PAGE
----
As late as the rest of the world, I started taking in images and information about Katrina yesterday. I'm still processing the extent of the disaster.
I was looking forward all week to counting down to the Labor Day Parade on Monday and to the imminent arrival of a little one in my family. I was talking to my friend Sarah who studies steel pan culture about attending tonight's steel pan contest in Brooklyn.
Now I wonder, how festive can Labor Day be in light of all the sadness and devastation left behind by Katrina? What would Katrina's victims think of floods of people dancing to jolly calypsos as they are flooded by despair and neglect? Mostly, what world is the little one coming into?
Answers to some of these questions seem obvious but others aren't. As sure as life goes on, the trauma of those grappling with disaster will endure...
Hi Alice!! Sarah here. Great hanging with you on Labor Day. I did jump the fence eventually and jumped up for the last legs of Genesis. Pictures to come, as soon as I can find my camera cord. ;)
So I'm late to the game in replying to this post, but wanted to respond anyhow. I did feel guilty sending out a "let's jump up!" email to my friends in the wake of Kristina. But, this is how I feel -- I think we need to lend our help to relief measures and celebrate our lives in equal measures. I've heard a lot of folks in the past week -- and this is in NO way directed at you, Alice -- saying, "Oh, this is awful. These poor people. Our government isn't doing anything." Well, yeah. It's unfortunate that it has taken a situation of this magnitude to make folks aware of the fact that our system is broken. But, that means that we need -- in the title of the winning NY Pan-o-rama song this year -- "ACTION!" (You like how I brought it back to Caribbean studies, don't you!?) Get up, get out and do something!
Folks are acting like our solemnity (which seems to equate inaction in many minds) somehow will remedy the situation and the fact is it won't. Also -- and forgive me if this sounds harsh -- Katrina's victims are not the only victims of poverty and neglect in the world. I think we are so America-focused sometimes that we forget there are parallel problems across the world that need to be cried over and fought against with the same outrage and vigor. Our lives have not stopped for them.
AND, for the record, helping and celebrating are NOT mutually exclusive. I personally am dancing to soca music all day at the Malcolm X Grassroot Movement's office here in Brooklyn. We are collecting monetary donations, food items, toiletries, clothing, medical supplies and everything else to ship down South to hurricane victims. If you'd like to donate, we are collecting from 11-7 each day, and you can reach us at the office at 718.254.8800. I'll be here with our other volunteers all week. Holler at me.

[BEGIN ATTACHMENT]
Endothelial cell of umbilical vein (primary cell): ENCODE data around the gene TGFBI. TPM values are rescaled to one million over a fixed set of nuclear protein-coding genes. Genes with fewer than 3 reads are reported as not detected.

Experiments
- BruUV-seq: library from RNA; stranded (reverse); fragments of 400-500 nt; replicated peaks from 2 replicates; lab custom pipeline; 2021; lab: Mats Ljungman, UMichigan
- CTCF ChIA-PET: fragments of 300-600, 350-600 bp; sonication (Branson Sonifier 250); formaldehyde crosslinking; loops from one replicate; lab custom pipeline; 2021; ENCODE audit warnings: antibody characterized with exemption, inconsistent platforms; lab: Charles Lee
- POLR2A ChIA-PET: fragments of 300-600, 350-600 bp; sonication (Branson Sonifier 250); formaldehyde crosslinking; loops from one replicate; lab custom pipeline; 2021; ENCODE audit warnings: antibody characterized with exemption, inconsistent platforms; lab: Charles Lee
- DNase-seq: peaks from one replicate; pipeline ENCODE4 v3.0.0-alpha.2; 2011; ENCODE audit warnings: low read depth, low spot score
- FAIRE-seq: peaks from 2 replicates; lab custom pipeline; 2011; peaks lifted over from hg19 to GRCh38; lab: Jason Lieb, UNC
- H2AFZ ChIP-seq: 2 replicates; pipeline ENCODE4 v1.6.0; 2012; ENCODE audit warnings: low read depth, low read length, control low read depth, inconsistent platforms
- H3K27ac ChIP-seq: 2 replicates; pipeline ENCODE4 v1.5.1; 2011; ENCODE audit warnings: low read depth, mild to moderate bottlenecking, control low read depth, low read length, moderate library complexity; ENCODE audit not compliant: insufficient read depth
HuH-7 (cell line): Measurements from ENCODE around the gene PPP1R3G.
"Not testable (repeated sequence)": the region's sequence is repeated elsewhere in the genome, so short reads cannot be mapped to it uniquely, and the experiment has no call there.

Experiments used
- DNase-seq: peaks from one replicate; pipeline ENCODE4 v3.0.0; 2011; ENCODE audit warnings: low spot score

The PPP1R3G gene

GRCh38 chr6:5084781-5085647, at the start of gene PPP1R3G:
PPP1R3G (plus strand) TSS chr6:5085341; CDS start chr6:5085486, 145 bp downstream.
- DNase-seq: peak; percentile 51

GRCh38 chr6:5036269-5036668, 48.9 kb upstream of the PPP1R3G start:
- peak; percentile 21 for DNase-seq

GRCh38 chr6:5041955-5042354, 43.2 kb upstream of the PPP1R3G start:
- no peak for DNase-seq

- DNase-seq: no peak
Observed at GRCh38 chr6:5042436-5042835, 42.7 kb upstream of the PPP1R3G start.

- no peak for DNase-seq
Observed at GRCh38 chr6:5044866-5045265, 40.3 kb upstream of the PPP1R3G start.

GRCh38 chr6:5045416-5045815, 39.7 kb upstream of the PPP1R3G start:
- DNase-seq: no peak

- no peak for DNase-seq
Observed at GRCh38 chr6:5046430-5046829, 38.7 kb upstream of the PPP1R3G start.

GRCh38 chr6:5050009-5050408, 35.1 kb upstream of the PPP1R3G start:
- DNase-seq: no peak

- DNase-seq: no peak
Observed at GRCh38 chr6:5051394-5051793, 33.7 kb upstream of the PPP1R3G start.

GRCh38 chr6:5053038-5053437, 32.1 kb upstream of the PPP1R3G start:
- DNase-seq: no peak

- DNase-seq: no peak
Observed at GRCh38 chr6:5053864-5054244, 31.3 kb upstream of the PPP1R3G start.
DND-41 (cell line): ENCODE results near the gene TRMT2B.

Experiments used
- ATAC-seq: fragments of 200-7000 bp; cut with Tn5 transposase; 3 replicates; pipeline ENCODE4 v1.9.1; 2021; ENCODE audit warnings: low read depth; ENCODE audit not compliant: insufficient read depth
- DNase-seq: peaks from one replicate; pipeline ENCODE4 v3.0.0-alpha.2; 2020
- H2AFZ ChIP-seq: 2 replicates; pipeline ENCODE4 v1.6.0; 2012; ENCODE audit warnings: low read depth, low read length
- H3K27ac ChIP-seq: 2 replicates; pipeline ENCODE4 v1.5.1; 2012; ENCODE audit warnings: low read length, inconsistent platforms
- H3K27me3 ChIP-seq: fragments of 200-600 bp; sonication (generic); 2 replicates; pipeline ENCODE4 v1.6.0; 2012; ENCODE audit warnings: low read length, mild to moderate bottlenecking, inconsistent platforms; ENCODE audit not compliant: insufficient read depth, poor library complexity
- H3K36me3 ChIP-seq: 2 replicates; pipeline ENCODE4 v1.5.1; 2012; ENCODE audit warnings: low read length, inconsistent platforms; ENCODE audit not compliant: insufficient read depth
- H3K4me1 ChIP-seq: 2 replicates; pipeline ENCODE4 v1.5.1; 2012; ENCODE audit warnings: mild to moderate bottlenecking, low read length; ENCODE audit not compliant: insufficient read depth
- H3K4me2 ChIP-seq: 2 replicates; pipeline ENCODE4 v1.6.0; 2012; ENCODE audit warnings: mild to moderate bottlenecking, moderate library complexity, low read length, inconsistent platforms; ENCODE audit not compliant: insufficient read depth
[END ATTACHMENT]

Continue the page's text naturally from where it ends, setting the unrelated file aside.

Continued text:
Sorry for the rant. Best to all!
"Now I wonder, how festive can Labor Day be in light of all the sadness and devastation left behind by Katrina?"
"FOUR prominent Haitian bands delivered all the gouyad I needed for the year: "
You definitely lost MOI. Quelle affaire!
Yup, human nature is that complex. And yes, people's moods evolve. Clearly, Sarah had an influence--she makes lots of sense-- but mostly, the day before the parade I ran into two New Orleans musicians who sought refuge at a friend's house in New York and they were looking forward to the parade... I was planning on going anyway but that helped a lot... I would have liked to see more Katrina references at the parade though, especilly on the floats...
More refs of Katrina you said, well too bad, I guess my Caribos were more looking toward their yearly yayad fest! enough to last for 1 year according to some;-)
May be someone , somehow should have or could have passed a flyer or 2 around the Pkway and/or set a food collection corner where revelers could have dropped canned goods/water and toiletries ect...A couple of bins from K Mart and away we go!
Then again that would have reduced the required 1 year supply of gouyad time!;-)
just showin luv...
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